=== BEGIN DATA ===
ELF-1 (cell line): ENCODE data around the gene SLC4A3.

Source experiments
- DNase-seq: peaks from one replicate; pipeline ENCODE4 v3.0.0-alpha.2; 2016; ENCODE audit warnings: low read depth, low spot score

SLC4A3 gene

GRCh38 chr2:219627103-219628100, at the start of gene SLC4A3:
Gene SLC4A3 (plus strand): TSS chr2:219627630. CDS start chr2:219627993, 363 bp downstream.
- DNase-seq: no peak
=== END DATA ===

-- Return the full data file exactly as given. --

ELF-1 (cell line): ENCODE data around the gene SLC4A3.

Source experiments
- DNase-seq: peaks from one replicate; pipeline ENCODE4 v3.0.0-alpha.2; 2016; ENCODE audit warnings: low read depth, low spot score

SLC4A3 gene

GRCh38 chr2:219627103-219628100, at the start of gene SLC4A3:
Gene SLC4A3 (plus strand): TSS chr2:219627630. CDS start chr2:219627993, 363 bp downstream.
- DNase-seq: no peak